Although we still should expect some cold starts before Easter, people are itching to get outside and are turning to their winter-ravaged lawn and asking:
When should I seed my lawn?
The soil temperature needs to be about 50 degrees in order for grass seed to germinate. We recommend seeding in spring when the soil temp reaches 50 degrees. The key to germination is water, water, water.
Don’t forget to check out our Watering and Planting Guides
Should I Fertilize?
Yes! There is a fertilizer for every seed, every plant, and for every time of the year. We don’t love fertilizer just because of our jobs, we love fertilizer because it helps your plants and the environment. Regular fertilization ensures your Veggie gardens will give a much greater yield; annuals will push out more bloom; trees will establish deeper root systems, and shrubs will be less prone to disease.
What about the deer in my neighborhood ?
When a deer is hungry there is almost nothing you can do to stop them. We offer a well-rounded selection of repellants as well as choosing plants that are known to be deer resistant. A quick rule of thumb includes anything fuzzy, fragrant or sharp. Look to our deer-resistant tree and shrub list as well as shop our deer-resistant perennial bench.
Is it Dead?
“Survey Says….:”…by far the most asked question at the garden center recently. Our advice to all…don’t panic! With the up and down weather temperatures typical of early spring it is often too soon to tell. Please resist the temptation to prune your plants to the ground since this may cause your plants to not flower this year and next.
You probably don’t need us telling you this, but it’s been HOT outside. With those sun rays beating down on your plants, it’s important to give them a little extra TLC to keep them happy; especially those that have been recently planted. So how do you protect your plants in the sizzling heat? Simple: Water, water, water!
With new plants especially, we always encourage folks to reference our Watering Guide for basic watering instruction, but when it comes to extreme temperatures, there are a few extra things you should keep in mind.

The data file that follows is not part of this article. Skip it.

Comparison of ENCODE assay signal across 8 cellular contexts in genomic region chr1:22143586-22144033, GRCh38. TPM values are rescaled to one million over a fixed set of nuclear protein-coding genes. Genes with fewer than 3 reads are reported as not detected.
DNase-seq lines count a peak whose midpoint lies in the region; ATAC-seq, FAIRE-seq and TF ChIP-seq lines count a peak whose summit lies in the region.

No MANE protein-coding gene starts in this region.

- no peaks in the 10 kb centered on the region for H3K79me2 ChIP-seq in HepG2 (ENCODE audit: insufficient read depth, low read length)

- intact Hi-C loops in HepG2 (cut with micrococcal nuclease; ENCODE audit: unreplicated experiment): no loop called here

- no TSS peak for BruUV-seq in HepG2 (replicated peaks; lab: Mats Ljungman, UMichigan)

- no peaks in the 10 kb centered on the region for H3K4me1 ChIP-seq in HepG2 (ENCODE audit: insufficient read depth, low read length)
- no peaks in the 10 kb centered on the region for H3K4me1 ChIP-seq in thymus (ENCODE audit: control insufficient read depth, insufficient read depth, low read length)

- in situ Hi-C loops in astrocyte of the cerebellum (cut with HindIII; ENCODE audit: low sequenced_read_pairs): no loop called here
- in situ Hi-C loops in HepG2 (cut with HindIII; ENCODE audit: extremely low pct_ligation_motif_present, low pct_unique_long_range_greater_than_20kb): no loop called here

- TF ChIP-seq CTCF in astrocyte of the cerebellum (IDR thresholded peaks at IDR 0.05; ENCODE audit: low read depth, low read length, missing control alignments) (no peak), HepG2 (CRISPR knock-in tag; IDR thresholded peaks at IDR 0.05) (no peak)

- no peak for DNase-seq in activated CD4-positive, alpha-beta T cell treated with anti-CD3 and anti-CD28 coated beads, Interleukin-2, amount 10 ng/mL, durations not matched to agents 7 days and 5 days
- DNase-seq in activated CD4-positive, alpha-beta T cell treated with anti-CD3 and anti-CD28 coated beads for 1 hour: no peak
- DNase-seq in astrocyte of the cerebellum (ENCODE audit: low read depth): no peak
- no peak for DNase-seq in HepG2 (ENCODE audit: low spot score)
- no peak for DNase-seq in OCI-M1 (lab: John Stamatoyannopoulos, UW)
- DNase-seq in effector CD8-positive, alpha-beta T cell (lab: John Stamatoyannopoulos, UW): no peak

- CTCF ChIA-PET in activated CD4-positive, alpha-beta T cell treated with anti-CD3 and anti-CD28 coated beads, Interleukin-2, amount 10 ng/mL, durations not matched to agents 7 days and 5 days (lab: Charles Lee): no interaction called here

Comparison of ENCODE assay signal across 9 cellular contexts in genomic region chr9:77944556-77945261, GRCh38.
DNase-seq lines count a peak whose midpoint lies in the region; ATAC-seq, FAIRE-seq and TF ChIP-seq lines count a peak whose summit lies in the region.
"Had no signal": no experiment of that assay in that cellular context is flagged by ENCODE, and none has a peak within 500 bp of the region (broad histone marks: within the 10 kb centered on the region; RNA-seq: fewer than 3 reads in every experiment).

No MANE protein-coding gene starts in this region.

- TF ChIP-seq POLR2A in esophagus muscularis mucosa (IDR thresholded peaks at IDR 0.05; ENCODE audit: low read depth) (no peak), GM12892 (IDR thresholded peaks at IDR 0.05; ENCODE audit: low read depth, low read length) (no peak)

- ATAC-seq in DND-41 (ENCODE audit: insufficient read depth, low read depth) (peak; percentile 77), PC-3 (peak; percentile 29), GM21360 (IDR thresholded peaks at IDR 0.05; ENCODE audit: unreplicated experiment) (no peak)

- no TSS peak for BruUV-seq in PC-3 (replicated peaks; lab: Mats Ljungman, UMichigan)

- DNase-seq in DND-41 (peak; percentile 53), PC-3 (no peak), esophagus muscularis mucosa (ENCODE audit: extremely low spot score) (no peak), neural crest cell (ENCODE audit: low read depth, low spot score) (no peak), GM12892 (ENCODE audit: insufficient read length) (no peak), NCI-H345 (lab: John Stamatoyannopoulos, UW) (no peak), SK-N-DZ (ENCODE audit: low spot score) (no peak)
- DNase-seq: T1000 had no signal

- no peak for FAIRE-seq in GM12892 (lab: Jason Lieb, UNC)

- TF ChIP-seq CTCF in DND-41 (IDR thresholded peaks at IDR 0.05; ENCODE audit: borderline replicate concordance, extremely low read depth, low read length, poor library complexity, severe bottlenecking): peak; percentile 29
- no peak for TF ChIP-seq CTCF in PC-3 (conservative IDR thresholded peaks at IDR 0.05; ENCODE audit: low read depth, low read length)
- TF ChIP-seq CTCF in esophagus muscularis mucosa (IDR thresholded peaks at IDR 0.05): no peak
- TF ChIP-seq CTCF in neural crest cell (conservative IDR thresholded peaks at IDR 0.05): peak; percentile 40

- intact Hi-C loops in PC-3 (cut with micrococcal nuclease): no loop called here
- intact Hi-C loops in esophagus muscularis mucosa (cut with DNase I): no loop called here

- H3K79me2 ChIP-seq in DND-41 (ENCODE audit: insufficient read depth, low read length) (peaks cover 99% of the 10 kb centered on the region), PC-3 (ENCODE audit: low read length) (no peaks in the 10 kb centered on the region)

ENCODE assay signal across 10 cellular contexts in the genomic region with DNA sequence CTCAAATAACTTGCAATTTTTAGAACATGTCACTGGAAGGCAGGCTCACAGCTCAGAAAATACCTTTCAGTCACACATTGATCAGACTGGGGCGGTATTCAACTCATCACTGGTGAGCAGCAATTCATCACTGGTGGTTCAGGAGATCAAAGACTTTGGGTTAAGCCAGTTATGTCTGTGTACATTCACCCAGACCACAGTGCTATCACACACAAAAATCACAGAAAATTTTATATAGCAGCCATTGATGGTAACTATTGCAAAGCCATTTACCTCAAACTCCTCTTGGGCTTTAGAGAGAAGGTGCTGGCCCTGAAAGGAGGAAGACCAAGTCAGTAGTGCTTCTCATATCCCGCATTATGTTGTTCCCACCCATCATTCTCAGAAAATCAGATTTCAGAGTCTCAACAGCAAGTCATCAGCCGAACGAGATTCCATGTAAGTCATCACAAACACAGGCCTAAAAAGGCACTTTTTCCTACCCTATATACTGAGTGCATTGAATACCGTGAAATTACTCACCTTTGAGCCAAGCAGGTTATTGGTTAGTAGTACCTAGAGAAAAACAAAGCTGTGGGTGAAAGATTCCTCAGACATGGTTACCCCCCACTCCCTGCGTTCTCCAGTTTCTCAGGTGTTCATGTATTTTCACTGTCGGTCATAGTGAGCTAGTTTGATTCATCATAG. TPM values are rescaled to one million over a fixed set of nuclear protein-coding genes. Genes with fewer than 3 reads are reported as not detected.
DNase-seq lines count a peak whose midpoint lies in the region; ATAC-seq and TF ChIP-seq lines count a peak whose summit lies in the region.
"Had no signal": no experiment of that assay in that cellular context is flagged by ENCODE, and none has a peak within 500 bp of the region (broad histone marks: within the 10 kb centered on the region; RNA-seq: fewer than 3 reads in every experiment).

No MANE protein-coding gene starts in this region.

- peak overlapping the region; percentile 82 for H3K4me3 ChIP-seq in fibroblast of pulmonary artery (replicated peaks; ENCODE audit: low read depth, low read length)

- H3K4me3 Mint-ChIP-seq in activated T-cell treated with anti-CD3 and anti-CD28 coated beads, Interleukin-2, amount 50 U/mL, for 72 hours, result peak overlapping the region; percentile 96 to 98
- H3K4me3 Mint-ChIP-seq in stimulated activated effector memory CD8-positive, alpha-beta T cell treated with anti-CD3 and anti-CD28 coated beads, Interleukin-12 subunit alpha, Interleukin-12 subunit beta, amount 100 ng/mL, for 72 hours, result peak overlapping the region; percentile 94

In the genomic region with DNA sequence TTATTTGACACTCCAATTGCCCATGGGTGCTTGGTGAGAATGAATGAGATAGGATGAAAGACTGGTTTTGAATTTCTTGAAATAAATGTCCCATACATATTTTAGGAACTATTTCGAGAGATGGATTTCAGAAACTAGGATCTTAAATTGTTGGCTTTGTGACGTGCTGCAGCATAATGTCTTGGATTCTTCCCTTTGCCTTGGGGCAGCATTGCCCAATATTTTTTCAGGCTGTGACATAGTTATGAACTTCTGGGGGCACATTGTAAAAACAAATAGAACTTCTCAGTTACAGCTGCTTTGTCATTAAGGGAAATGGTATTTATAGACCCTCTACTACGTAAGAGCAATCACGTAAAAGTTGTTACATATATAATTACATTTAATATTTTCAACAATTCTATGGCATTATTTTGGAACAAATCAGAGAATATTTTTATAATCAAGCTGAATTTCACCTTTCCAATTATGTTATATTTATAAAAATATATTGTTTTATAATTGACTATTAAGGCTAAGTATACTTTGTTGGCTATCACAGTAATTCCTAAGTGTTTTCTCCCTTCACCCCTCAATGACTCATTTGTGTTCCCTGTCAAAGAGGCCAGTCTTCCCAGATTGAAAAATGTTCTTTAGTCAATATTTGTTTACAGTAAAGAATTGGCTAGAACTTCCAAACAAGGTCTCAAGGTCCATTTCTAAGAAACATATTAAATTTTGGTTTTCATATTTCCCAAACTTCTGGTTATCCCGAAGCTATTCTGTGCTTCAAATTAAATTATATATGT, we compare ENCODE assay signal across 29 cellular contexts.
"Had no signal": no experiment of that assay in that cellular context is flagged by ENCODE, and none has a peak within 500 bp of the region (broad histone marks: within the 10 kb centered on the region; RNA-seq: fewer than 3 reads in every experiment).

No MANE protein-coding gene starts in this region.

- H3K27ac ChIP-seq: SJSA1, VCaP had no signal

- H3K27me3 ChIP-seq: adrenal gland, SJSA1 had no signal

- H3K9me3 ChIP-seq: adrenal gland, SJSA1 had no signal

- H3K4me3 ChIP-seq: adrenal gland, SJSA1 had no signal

Timing is Key
Early morning is the best time to water since it gives the plant time to absorb the water and dry the leaves making them less susceptible to plant diseases and heat scorch, which is where the plant actually burns from the water sitting on the leaf. If you wait to water during the heat of the day, about half of the water can be lost due to evaporation.
Shady Plants Need Love Too
You might think that plants that are under large trees and in the shade won’t need to be watered as frequently as those in the sun. However, these plants can actually dry out due to the larger trees absorbing the water that’s in the soil, so it’s equally important to give those shaded plants a drink too.
Even toward the end of summer, with cooler temperatures and rain on the way, it’s important to remember to apply some recovery nutrients to replenish what was used by the plant during this stressful period. We have a full line of plant fertilizers and the team at Van Wilgen’s can help choose the right product for your specific need. When in doubt, give us a call. We’re here to help!
EVERY TWO WEEKS
These plants thrive when you water them sparingly, roughly every two weeks is just right.
- Aloe Vera
- Cast Iron Plants
- Jade Plants
- Orchids ( in Moss no ice cubes!)
- Ponytail Palms
- Sago Palms
- Spider Plants
- Snake Plant
- ZZ Plants
These guys like to be watered a little more frequently roughly every week, keeping the soil moist.
- Dracaena *small amount of water at a time
- English Ivy
- Fiddle Leaf Fig
- Flamingo Flower
- Norfolk Island Pines
- Orchids (in bark, no ice cubes!)
- Pothos *small amount of water at a time
- Rubber Plants *small amount of water at a time
TWICE A WEEK
Our next group really likes to keep the soil moist at all times. However, be careful not to overwater. You do not want the soil soggy, just moist. Water roughly twice a week.
- Areca Palms
- Peace Lily
- Staghorn Ferns
Well, we all made it through one of the rainiest spring and early summer seasons we have ever seen. Mother Nature was a huge help to us keeping all of our plants wet with minimal hand watering. With summer now winding down, things are now showing signs of drying out.
As we get into the fall planting season make sure that all plants are properly watered going into the winter season. Plants that are dry in the winter have a greater chance to sustain winter injury. Nighttime temperatures are now getting lower so plants won’t dry out as quickly. Please refer to our Van Wilgen’s Watering Guide to help you through the process.